Emily Wine

From Hotels of Ballarat
Emily Wine
Occupation Publican
Years active 1871-1872
Known for Newington Hotel
Mornington Hotel
Sturt Hotel
Home town Ballarat

Emily Wine was a publican in Ballarat, <1871-1872>.

History[edit | edit source]

In March 1871, Wine applied for the license of the former Newington Hotel:

TO the licensing Magistrates, Ballarat West. — I EMILY WINE, do hereby give notice that I desire to obtain, and will apply, at the next Licensing Meeting, for a PUBLICAN'S LICENSE for a house situated at Newington, Eyre street west, Ballarat West (formerly known as the Newington Hotel), containing six rooms, exclusive of those required for my family. The Eleventh day of March, A.D.1871. EMILY WINE.[1]

In April 1871 she was refused a license for the hotel in Newington, on the grounds that the building was not in compliance with the act. A grocer's license for John A. Wine was also refused.[2]

In June 1872 the license of an un-named business in Sturt Street was transferred to Emily Wine.[3]

In June 1872 Wine transferred the license of the Sturt Hotel to Mary O'Leary.[4]

In February 1873 the Wines were in dispute with Goller and Co.:

WINE v. GOLLER AND THE BANK OF NEW SOUTH WALES. To the editor of the Courier, Sir, — Will you kindly allow us, through the means of your valuable paper, to totally contradict and deny the statement, made by the defendant as reported in your columns of Tuesday, for which we had two other witnesses— the Carpenters — besides ourselves in court at the time, who were only too anxious to prove that nothing whatever of the kind was said on plaintiffs', side, viz., that Mrs Wine said, "Do you think we are thieves ?" it being a decided falsehood, invented solely for the purpose of counteracting the probable decision of the verdict in our favor. No doubt the case appeared clearly perceptible to all in court, though no doubt painfully obvious to the bankers them selves, that Mr Ochiltree, Mr Goller's brother-in-law, who styles himself Mr Goller's agent, acknowledged that he had not only in our case, but in many others also — in fact, that it had been quite a common occurrence with him - to deal with home moneys without even seeing the "bank orders," or the payee being identified, although plainly stated so on the face of the "bank draft"— We remain, Sir, yours most respectfully, JOHN A. AND EMILY WINE.[5]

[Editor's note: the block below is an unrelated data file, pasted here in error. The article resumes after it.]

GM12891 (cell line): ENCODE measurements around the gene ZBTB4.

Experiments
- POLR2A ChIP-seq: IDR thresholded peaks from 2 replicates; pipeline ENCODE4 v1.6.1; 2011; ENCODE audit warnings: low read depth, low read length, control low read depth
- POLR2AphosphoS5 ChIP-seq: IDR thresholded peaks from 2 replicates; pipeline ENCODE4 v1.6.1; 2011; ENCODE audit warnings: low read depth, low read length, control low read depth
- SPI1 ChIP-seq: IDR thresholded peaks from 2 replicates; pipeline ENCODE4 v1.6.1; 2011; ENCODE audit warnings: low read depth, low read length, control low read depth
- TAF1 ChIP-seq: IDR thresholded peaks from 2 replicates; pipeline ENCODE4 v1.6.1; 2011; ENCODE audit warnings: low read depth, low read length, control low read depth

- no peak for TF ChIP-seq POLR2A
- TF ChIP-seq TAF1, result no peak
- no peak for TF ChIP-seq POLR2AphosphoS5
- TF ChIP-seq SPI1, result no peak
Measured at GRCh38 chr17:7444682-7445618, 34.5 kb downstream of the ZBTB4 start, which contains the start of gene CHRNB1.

See also[edit | edit source]

References[edit | edit source]

  1. 1871 'Advertising', The Ballarat Courier (Vic. : 1869 - 1886; 1914 - 1918), 11 March, p. 4. , viewed 08 Jan 2024, http://nla.gov.au/nla.news-article191643382
  2. 1871 'LICENSING COURT.', The Ballarat Courier (Vic. : 1869 - 1883; 1914 - 1918), 21 April, p. 4. , viewed 27 Apr 2020, http://nla.gov.au/nla.news-article191645296
  3. 1872 'LICENSING BENCH', The Ballarat Courier (Vic. : 1869 - 1884; 1914 - 1918), 21 June, p. 3. , viewed 28 Feb 2021, http://nla.gov.au/nla.news-article191572763
  4. 1872 'POLICE.', The Ballarat Star (Vic. : 1865 - 1924), 24 June, p. 4. , viewed 08 Jan 2024, http://nla.gov.au/nla.news-article219155904
  5. 1873 'WINE v. GOLLER AND THE BANK OF NEW SOUTH WALES.', The Ballarat Courier (Vic. : 1869 - 1886; 1914 - 1918), 12 February, p. 3. , viewed 08 Jan 2024, http://nla.gov.au/nla.news-article192281891

External links[edit | edit source]